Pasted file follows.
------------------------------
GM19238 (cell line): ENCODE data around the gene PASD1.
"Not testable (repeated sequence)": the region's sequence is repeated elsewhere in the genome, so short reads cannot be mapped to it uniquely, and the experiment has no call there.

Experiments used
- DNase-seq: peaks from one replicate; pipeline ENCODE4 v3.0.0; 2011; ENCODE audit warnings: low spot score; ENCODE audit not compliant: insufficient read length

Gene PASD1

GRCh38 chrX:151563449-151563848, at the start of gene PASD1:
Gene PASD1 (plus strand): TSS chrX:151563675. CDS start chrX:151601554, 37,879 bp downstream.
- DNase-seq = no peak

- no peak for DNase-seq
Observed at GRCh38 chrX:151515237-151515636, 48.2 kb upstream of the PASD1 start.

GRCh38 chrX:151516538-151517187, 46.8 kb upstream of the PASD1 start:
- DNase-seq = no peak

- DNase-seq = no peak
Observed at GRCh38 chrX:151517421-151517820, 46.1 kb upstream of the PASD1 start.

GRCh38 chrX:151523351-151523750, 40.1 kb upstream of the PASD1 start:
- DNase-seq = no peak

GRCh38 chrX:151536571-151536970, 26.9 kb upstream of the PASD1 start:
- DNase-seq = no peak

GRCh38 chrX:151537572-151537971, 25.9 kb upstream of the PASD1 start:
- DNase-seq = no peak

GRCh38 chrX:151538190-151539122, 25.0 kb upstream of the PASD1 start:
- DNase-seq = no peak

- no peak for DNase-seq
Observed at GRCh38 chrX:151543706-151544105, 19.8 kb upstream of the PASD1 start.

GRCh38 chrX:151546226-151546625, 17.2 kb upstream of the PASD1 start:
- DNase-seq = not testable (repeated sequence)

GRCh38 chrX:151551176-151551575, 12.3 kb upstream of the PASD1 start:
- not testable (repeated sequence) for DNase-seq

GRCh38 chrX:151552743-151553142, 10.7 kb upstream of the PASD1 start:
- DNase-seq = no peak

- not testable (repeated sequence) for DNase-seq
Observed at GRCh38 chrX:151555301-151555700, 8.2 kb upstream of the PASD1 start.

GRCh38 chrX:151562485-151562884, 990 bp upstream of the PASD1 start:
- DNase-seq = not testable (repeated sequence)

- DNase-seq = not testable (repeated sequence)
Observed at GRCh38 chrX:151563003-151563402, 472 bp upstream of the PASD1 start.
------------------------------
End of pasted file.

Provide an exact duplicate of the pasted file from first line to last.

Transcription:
GM19238 (cell line): ENCODE data around the gene PASD1.
"Not testable (repeated sequence)": the region's sequence is repeated elsewhere in the genome, so short reads cannot be mapped to it uniquely, and the experiment has no call there.

Experiments used
- DNase-seq: peaks from one replicate; pipeline ENCODE4 v3.0.0; 2011; ENCODE audit warnings: low spot score; ENCODE audit not compliant: insufficient read length

Gene PASD1

GRCh38 chrX:151563449-151563848, at the start of gene PASD1:
Gene PASD1 (plus strand): TSS chrX:151563675. CDS start chrX:151601554, 37,879 bp downstream.
- DNase-seq = no peak

- no peak for DNase-seq
Observed at GRCh38 chrX:151515237-151515636, 48.2 kb upstream of the PASD1 start.

GRCh38 chrX:151516538-151517187, 46.8 kb upstream of the PASD1 start:
- DNase-seq = no peak

- DNase-seq = no peak
Observed at GRCh38 chrX:151517421-151517820, 46.1 kb upstream of the PASD1 start.

GRCh38 chrX:151523351-151523750, 40.1 kb upstream of the PASD1 start:
- DNase-seq = no peak

GRCh38 chrX:151536571-151536970, 26.9 kb upstream of the PASD1 start:
- DNase-seq = no peak

GRCh38 chrX:151537572-151537971, 25.9 kb upstream of the PASD1 start:
- DNase-seq = no peak

GRCh38 chrX:151538190-151539122, 25.0 kb upstream of the PASD1 start:
- DNase-seq = no peak

- no peak for DNase-seq
Observed at GRCh38 chrX:151543706-151544105, 19.8 kb upstream of the PASD1 start.

GRCh38 chrX:151546226-151546625, 17.2 kb upstream of the PASD1 start:
- DNase-seq = not testable (repeated sequence)

GRCh38 chrX:151551176-151551575, 12.3 kb upstream of the PASD1 start:
- not testable (repeated sequence) for DNase-seq

GRCh38 chrX:151552743-151553142, 10.7 kb upstream of the PASD1 start:
- DNase-seq = no peak

- not testable (repeated sequence) for DNase-seq
Observed at GRCh38 chrX:151555301-151555700, 8.2 kb upstream of the PASD1 start.

GRCh38 chrX:151562485-151562884, 990 bp upstream of the PASD1 start:
- DNase-seq = not testable (repeated sequence)

- DNase-seq = not testable (repeated sequence)
Observed at GRCh38 chrX:151563003-151563402, 472 bp upstream of the PASD1 start.